We all know how to deep fry food in a domestic situation but deep frying commercially is a different matter. The process is described here as are the Deep Fryer cook’s safety tips.
For a time I worked in a convenience store as a clerk and cook and I used a deep fryer quite a bit for cooking battered chicken and French fried potatoes.
Of course the chicken doesn’t start out battered. It comes delivered frozen in big cardboard boxes. Before the chicken is ready for the cooking part it must be prepared and time to thaw out. Each piece of chicken is rinsed in cold water, then put in a vat of tenderising, salty water to soak for several hours in a refrigerated area. It is again rinsed and kept cold, until needed for cooking.
When needed for cooking the chicken is breaded in a special spicy flour mix, dipped in spice water, and breaded with mix again. Each piece is than carefully placed in the boiling oil in the deep fryer; starting with the large, meaty pieces, and finishing with the thin bony pieces. This gives the thick meaty pieces more time to cook. They get the hottest oil in the pot to start off the cooking process. The deep fryer is on a timer and part way through the cooking process the timer sets off an alarm which notifies you that it’s time to stir the chicken, so it gets all sides cooked evenly, even the sides touching when first put in the fryer. After stirring the chicken it cooks until the end of cooking cycle alarm goes off. Then the pot elevator will automatically lift the cooking basket out of the hot oil, allowing the chicken to drip off the excess oil.
The deep fryer also cooks French fried potatoes. After cutting the potatoes into the elongated cube shape in a cutter, the fries are battered, dipped and battered again. They then can be gently lowered in hands full, into the boiling oil. The cooking is again controlled by a timer, which sounds when the cooking cycle has completed. After 4 cooks the oil in the fryer needs to be filtered to clean it for future cooking cycles. Another alarm indicates when oil filtering needs to occur.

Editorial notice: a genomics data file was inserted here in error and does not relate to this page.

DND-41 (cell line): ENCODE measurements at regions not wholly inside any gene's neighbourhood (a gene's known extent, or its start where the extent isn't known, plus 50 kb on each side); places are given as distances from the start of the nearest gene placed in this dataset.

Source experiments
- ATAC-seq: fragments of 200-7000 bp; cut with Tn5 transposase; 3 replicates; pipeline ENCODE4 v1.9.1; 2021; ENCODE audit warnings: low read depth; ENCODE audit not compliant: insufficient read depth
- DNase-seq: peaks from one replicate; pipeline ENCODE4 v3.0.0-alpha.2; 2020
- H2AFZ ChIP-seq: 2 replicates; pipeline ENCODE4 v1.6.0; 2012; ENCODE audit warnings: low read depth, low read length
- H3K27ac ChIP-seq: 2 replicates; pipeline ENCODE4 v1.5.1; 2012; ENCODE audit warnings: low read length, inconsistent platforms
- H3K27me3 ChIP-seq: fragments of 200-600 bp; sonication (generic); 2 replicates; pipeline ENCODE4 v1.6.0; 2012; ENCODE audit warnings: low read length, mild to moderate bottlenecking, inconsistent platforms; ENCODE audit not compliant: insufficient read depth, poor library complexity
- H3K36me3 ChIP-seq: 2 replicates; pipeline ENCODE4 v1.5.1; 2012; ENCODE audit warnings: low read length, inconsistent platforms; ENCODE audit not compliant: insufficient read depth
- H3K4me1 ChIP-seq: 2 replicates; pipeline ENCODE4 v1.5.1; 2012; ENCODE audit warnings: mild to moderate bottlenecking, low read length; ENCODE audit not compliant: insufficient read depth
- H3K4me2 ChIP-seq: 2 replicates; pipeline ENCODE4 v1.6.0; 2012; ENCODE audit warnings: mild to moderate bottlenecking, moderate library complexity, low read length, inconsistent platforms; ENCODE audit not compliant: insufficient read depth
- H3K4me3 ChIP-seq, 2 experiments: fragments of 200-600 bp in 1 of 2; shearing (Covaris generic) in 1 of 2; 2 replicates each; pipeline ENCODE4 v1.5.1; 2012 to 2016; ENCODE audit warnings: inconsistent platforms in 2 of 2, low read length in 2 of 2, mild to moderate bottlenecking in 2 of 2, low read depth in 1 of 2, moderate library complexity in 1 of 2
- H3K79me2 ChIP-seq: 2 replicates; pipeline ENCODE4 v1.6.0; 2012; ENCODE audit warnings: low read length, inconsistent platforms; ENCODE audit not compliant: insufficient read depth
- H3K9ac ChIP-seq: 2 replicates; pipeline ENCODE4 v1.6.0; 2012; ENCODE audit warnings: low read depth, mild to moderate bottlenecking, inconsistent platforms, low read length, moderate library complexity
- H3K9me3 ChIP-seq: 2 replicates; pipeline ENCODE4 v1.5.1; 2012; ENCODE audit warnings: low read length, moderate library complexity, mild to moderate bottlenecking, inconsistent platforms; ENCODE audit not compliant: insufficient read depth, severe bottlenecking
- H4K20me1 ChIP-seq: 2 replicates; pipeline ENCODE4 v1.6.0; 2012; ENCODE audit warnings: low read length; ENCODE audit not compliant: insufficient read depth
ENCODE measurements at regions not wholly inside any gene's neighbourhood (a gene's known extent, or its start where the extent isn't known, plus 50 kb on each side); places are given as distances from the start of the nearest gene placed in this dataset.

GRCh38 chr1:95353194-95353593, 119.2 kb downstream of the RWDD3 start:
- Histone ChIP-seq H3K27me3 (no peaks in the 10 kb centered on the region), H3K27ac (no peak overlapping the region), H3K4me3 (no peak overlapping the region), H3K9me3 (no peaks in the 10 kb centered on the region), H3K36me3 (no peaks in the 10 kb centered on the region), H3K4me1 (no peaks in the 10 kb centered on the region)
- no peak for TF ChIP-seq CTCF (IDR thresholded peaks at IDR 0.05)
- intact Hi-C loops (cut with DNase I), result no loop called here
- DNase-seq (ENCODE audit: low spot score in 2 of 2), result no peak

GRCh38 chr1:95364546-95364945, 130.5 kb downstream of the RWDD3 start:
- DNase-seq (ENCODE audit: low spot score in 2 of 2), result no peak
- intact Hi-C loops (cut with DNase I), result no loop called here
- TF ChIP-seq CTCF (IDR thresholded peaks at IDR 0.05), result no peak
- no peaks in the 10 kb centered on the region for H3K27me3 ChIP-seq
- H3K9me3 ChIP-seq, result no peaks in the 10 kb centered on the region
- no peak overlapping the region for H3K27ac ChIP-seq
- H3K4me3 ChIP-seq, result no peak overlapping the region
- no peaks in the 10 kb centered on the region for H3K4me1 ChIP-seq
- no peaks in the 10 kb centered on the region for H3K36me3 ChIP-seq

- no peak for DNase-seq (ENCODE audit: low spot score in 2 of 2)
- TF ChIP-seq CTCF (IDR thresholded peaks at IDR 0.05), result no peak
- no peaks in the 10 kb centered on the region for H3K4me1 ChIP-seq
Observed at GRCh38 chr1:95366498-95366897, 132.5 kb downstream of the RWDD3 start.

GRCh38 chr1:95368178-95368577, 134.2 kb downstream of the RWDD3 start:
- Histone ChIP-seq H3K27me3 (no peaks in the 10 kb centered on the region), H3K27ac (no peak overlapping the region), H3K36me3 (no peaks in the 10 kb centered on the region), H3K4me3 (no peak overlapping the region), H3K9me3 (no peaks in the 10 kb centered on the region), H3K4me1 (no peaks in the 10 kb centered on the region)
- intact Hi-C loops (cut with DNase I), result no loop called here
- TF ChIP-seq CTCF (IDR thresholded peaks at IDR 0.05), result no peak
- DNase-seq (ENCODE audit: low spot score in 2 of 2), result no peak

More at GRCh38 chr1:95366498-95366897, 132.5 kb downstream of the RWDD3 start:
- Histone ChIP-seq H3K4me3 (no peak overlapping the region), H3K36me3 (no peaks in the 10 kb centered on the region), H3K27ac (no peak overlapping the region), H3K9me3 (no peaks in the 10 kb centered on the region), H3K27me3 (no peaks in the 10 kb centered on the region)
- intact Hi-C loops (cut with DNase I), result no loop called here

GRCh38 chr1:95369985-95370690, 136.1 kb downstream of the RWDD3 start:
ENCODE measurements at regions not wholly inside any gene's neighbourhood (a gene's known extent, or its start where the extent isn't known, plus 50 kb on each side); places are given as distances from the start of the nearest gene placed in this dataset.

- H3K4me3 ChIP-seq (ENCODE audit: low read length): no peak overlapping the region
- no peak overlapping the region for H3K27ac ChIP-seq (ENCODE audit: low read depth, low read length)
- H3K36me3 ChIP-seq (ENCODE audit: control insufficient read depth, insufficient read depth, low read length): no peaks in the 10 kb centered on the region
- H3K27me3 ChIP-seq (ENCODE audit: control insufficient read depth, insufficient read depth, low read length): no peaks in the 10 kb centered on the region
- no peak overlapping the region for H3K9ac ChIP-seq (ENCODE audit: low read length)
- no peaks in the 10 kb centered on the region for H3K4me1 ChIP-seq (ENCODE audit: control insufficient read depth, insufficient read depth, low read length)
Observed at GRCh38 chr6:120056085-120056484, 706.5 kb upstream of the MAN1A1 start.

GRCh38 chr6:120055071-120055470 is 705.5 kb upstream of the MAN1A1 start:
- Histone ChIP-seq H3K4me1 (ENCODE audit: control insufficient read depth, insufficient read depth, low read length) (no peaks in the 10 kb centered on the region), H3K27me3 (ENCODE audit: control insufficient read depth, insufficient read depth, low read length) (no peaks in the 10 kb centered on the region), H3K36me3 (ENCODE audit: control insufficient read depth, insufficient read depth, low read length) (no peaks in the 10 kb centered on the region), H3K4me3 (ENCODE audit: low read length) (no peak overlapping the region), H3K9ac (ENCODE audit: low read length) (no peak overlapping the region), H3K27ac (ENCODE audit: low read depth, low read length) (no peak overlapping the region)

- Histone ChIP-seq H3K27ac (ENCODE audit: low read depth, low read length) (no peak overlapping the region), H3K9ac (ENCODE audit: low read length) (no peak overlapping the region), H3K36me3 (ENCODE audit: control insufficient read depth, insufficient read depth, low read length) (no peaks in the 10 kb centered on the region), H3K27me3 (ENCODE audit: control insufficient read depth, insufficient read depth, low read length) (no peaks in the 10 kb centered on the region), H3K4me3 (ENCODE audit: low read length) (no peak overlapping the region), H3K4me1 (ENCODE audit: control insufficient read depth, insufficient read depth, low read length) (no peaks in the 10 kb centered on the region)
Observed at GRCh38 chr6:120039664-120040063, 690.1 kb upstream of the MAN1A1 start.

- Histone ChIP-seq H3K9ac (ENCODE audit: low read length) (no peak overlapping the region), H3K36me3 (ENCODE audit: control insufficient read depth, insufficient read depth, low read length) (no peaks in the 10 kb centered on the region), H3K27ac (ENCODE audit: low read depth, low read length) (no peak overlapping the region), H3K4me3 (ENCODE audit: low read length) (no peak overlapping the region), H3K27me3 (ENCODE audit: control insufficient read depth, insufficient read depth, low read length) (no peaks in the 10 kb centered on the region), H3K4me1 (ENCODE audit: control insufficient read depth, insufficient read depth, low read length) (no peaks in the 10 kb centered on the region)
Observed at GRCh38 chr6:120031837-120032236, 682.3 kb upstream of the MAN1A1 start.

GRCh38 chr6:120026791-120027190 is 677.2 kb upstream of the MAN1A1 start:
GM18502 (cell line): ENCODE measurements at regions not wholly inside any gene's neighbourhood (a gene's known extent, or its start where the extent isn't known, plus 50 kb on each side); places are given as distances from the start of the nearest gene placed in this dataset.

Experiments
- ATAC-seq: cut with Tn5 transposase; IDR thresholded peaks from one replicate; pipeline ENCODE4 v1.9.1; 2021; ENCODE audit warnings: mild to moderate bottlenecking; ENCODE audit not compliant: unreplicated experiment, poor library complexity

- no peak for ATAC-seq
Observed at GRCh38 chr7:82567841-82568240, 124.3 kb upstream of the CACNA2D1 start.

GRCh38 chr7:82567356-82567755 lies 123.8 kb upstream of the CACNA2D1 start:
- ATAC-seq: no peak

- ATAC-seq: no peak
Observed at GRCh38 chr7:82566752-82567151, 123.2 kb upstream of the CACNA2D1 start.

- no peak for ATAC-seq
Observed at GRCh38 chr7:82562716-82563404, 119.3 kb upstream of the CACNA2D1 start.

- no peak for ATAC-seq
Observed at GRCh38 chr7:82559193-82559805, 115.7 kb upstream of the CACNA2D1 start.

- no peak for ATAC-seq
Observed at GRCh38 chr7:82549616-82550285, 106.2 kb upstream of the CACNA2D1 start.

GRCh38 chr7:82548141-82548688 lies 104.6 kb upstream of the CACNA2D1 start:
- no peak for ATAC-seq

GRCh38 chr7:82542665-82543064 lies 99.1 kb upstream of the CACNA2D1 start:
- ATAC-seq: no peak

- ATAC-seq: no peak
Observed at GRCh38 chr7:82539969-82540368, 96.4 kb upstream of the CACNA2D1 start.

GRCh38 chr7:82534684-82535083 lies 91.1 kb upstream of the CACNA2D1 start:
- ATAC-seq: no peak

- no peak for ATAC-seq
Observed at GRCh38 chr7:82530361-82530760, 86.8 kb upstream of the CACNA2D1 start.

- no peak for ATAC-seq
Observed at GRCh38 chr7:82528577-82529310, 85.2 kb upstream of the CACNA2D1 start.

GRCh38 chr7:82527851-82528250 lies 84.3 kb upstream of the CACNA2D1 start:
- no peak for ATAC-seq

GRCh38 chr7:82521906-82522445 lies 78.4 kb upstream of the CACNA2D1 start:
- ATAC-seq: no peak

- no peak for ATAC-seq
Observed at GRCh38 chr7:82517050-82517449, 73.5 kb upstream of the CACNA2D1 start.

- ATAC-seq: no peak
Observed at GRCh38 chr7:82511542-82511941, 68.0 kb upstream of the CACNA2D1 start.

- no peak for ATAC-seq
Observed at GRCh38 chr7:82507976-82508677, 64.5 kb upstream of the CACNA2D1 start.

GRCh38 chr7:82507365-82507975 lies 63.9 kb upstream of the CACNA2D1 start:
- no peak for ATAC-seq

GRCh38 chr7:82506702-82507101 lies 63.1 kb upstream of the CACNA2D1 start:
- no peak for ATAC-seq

The heat on the oil is turned off, so the oil can cool down enough to work with. The cooking basket is raised and removed from the fryer. A valve is turned to allow the oil to drain down into the filtering drawer. When the oil has drained the empty oil reservoir is brushed, including the heating coil element, to remove anything sticking to their surfaces. A pump is turned on which circulates the oil repeatedly through the filter. The filtering can take place for 10 or 15 minutes, depending how dark the oil appears in color. When the oil has become lighter in color it is pumped back up to the oil reservoir, after the valve at the bottom of the pot has been closed. The heating element is turned on and the oil is brought back up to cooking temperature. The unpleasant part is scooping out the sludge at the bottom of the filter drawer. Then the cleaned filter is dusted with a special powder, put back in its place under the fryer pot, and all is ready to go again.
Yes the fryer does most of the cooking for you but watch out for the hot oil when loading the food into the cooking basket. Even wearing rubber gloves won’t stop the oil from burning you, should it splash on your hands as the food drops into the hot oil. The secret is to be brave and gutsy. Get the food close to the oil before you drop it in. That way the splash is really small, and doesn’t jump up to fry your wrist.
Happy cooking. Cook, but don’t be cooked.